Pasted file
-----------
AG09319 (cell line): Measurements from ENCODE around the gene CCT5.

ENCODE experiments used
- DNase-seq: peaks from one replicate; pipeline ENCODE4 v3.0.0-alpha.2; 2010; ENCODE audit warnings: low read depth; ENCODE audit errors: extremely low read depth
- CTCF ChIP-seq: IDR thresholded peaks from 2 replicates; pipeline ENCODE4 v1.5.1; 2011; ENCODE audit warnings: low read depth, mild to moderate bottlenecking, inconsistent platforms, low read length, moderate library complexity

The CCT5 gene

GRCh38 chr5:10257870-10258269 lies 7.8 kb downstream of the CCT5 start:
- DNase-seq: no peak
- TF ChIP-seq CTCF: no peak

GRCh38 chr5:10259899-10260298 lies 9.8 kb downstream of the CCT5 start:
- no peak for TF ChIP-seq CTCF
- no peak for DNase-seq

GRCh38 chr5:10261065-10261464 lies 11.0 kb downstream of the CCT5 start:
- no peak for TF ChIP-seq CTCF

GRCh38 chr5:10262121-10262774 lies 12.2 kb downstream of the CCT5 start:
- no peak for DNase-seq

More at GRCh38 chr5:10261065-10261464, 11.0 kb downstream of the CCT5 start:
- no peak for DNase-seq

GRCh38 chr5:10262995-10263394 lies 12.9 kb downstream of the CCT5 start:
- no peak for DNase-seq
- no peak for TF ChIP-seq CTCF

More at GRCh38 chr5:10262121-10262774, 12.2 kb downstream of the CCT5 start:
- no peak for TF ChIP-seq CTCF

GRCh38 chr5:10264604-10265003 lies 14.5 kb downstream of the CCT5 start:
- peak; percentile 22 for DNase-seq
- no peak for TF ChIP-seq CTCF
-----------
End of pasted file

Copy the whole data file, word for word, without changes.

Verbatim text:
AG09319 (cell line): Measurements from ENCODE around the gene CCT5.

ENCODE experiments used
- DNase-seq: peaks from one replicate; pipeline ENCODE4 v3.0.0-alpha.2; 2010; ENCODE audit warnings: low read depth; ENCODE audit errors: extremely low read depth
- CTCF ChIP-seq: IDR thresholded peaks from 2 replicates; pipeline ENCODE4 v1.5.1; 2011; ENCODE audit warnings: low read depth, mild to moderate bottlenecking, inconsistent platforms, low read length, moderate library complexity

The CCT5 gene

GRCh38 chr5:10257870-10258269 lies 7.8 kb downstream of the CCT5 start:
- DNase-seq: no peak
- TF ChIP-seq CTCF: no peak

GRCh38 chr5:10259899-10260298 lies 9.8 kb downstream of the CCT5 start:
- no peak for TF ChIP-seq CTCF
- no peak for DNase-seq

GRCh38 chr5:10261065-10261464 lies 11.0 kb downstream of the CCT5 start:
- no peak for TF ChIP-seq CTCF

GRCh38 chr5:10262121-10262774 lies 12.2 kb downstream of the CCT5 start:
- no peak for DNase-seq

More at GRCh38 chr5:10261065-10261464, 11.0 kb downstream of the CCT5 start:
- no peak for DNase-seq

GRCh38 chr5:10262995-10263394 lies 12.9 kb downstream of the CCT5 start:
- no peak for DNase-seq
- no peak for TF ChIP-seq CTCF

More at GRCh38 chr5:10262121-10262774, 12.2 kb downstream of the CCT5 start:
- no peak for TF ChIP-seq CTCF

GRCh38 chr5:10264604-10265003 lies 14.5 kb downstream of the CCT5 start:
- peak; percentile 22 for DNase-seq
- no peak for TF ChIP-seq CTCF